Reporting Misconduct

If you believe that there has been a violation of the Code of Student Behaviour, you are required to submit a separate written report to the Dean or designate (often an Associate Dean) of your Faculty for each student involved. The more details you are able to provide, the better informed the Dean’s decision will be.

Information Checklist for Reporting

The following is a checklist of information to include in any report of inappropriate academic behaviour:
  • Student name and ID number
  • Course and section number
  • Your name, telephone number and/or email address
  • Nature of suspected offence
  • Relative weighting of assignment or exam in question
  • Record of meeting with student (see below)
    • Date
    • Who attended
    • Summary of discussion and notes from observer, if applicable
  • Evidence – examples might include:
    • Assignment or examination sheet
    • Student’s assignment, paper or other work in question, cross referenced with suspected source
    • Photocopy or print-out of source with areas of concern highlighted
    • Student’s examination, areas of concern highlighted
    • Copies of other students’ work, if relevant
    • Proctor statements or other eye-witness accounts, if available
    • Entire course outline or syllabus
    • Any other relevant handouts or information you gave your students (e.g. a handout on proper citation or academic integrity)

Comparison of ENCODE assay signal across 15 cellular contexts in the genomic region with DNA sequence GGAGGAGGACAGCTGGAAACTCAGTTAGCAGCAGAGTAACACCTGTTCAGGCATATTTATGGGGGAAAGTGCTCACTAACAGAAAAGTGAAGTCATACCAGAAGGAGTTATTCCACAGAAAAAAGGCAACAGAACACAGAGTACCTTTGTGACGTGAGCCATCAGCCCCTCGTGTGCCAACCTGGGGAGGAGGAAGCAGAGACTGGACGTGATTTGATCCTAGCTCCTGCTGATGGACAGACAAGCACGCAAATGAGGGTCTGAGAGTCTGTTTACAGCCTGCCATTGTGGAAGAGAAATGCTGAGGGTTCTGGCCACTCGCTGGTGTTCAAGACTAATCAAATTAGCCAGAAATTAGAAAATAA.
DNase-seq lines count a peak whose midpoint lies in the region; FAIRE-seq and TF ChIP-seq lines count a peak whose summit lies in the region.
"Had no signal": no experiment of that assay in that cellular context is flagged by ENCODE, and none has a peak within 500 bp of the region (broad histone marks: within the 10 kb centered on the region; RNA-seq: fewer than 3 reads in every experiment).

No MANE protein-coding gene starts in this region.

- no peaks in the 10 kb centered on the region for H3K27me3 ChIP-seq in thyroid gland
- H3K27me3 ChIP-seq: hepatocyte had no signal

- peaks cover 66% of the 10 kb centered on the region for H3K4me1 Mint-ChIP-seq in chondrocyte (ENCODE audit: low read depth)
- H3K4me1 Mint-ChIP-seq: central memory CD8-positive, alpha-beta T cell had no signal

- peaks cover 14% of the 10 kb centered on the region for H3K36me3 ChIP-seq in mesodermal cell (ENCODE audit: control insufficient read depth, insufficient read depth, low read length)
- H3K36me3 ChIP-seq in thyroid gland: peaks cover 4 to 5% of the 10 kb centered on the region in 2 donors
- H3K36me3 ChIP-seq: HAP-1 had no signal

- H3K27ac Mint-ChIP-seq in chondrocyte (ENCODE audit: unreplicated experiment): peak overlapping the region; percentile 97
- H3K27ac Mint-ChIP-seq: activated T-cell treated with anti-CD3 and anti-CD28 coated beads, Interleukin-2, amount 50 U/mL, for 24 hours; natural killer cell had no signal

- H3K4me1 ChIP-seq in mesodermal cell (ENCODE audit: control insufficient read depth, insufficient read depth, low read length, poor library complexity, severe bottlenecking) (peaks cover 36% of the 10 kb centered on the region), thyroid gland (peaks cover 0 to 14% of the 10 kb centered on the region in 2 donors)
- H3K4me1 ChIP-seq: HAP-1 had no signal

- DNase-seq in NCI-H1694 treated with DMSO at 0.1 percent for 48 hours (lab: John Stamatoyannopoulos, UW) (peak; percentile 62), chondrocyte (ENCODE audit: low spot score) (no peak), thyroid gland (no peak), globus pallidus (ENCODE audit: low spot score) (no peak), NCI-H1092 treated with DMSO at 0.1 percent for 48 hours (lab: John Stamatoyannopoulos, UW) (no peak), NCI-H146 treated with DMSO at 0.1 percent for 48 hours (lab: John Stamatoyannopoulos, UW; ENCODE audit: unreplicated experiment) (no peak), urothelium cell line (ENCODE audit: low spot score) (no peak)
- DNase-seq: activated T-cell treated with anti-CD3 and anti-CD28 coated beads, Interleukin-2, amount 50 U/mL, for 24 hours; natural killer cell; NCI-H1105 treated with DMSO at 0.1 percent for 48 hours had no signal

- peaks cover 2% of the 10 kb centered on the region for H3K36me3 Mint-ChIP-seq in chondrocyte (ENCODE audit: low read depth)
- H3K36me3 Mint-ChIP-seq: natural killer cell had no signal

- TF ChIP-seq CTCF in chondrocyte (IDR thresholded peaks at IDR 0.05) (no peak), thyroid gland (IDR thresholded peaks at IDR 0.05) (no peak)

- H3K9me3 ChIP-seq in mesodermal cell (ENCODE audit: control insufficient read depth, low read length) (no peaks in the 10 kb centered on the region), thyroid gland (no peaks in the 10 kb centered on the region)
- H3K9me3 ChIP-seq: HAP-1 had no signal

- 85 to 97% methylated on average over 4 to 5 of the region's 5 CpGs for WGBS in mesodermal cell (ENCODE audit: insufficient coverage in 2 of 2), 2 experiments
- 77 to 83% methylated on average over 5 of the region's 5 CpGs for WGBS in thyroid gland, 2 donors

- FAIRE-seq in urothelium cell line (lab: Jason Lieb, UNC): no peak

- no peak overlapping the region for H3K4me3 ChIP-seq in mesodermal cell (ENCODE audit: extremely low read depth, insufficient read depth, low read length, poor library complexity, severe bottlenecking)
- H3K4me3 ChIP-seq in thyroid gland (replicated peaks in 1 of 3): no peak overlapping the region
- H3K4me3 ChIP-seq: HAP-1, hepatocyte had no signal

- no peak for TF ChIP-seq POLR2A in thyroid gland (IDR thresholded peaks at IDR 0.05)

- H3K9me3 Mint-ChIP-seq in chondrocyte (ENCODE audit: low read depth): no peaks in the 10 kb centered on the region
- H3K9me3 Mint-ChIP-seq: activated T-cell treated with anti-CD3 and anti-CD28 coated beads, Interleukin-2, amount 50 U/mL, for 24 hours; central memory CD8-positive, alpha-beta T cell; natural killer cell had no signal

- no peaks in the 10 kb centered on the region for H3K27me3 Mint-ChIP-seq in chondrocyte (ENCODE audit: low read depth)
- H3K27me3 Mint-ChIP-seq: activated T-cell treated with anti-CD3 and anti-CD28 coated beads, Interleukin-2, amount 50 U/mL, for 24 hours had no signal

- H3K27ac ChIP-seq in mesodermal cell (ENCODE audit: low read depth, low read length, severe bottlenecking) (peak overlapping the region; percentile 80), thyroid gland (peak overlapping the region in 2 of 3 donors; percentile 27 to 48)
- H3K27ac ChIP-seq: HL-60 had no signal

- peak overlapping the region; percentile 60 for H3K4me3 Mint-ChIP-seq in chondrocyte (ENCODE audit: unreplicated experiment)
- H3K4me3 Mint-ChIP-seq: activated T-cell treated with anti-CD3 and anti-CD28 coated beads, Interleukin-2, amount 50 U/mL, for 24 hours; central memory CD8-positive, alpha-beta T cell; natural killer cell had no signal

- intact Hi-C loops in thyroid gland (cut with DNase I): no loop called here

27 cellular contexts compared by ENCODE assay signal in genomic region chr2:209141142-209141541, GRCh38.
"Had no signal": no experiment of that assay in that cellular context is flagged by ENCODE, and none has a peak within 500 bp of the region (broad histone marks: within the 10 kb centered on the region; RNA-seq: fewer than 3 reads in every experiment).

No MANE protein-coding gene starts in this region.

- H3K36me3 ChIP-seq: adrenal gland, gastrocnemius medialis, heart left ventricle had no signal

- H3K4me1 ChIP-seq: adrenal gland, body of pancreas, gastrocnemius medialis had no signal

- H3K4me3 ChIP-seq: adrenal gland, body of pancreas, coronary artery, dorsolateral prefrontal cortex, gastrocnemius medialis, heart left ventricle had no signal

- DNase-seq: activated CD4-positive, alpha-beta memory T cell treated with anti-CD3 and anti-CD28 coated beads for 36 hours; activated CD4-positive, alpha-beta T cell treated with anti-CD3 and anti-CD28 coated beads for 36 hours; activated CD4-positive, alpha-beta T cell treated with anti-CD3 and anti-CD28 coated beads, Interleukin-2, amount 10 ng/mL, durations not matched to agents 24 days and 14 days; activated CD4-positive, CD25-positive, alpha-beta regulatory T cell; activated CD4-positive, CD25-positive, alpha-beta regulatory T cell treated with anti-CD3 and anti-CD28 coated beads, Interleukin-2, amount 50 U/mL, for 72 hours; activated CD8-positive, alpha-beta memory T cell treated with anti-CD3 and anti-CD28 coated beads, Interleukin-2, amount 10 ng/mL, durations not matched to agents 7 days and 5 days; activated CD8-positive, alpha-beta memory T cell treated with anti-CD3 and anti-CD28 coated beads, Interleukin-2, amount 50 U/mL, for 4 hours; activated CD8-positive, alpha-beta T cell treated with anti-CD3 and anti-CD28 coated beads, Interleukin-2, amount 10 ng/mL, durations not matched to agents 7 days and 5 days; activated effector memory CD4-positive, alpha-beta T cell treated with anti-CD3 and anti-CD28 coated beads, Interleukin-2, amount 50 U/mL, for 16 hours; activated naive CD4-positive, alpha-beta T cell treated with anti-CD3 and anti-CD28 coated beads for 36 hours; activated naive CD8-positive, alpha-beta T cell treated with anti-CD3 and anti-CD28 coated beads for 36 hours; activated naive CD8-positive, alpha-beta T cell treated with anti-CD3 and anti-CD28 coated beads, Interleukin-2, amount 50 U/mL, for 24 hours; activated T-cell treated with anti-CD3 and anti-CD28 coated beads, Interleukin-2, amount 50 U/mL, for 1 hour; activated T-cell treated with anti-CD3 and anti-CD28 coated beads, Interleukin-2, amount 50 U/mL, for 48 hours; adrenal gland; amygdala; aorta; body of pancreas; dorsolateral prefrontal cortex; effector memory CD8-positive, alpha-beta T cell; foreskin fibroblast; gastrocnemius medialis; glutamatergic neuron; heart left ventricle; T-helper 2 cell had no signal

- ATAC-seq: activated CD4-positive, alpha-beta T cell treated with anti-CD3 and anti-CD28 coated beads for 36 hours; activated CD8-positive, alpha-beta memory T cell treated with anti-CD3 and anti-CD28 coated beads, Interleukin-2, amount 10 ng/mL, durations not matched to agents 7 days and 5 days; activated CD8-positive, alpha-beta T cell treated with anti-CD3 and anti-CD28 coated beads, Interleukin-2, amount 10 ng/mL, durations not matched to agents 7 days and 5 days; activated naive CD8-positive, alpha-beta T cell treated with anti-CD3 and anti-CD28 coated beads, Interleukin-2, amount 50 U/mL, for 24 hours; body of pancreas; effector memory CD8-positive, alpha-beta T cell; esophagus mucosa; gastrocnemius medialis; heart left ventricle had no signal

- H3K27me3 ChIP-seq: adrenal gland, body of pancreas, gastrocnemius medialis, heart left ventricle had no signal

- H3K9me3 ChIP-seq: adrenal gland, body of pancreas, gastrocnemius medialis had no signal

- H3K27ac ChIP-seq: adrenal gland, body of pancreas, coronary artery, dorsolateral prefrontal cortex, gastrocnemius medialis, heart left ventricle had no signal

• Account of any discussions of academic integrity in class
  • Recommendation for a sanction based on your assessment of the situation. See Section 30.4.3 of the Code for the range of available sanctions.

Meeting with a Student

All charges of academic misconduct under the Code are adjudicated by the Dean or designate of the Faculty in which the course is offered. As an instructor, you are required by the Code to meet with the student(s) who have allegedly committed the offence before submitting the case to the Dean. The following is a guide to use in your conversation with your student. You are not required to follow this format, and deviations from this guide will certainly not result in legitimate cases being dismissed. This is intended to ease the stress involved with this process for both the instructor and the students. See the Code of Student Behaviour for the section on Procedures for Instructors.
  • 1. Before the meeting

    Make an appointment to speak to the student(s). Respect their privacy (e.g., do not make a general announcement to the class). Email is an effective and discrete way to contact them.

    Be clear about the reason for the meeting. For example, “I have noted some problems with your use of sources in essay #2 and would like to discuss them with you.”

    Provide a date by which you would like to meet. Be reasonable, taking into account that students may have exams, jobs, or other commitments that may prevent them from meeting with you immediately.

    Inform the students about the Office of the Student Ombuds, a neutral office that advises students on University processes. An Ombudsperson can assist them throughout the discipline process.

    If several students were involved in the same offence, meet with them individually.

    If a student doesn’t respond or avoids meeting with you, you can send the evidence you have collected to the Dean, with a note that you were unable to meet with the student.

  • 2. During the meeting

    Allow the student to examine your evidence.

    Explain what you suspect and why.

    Give the student an opportunity to respond. S/he may be able to provide a plausible explanation. On the other hand, this may be an opportunity for a student who would like to take responsibility for the offence to do so.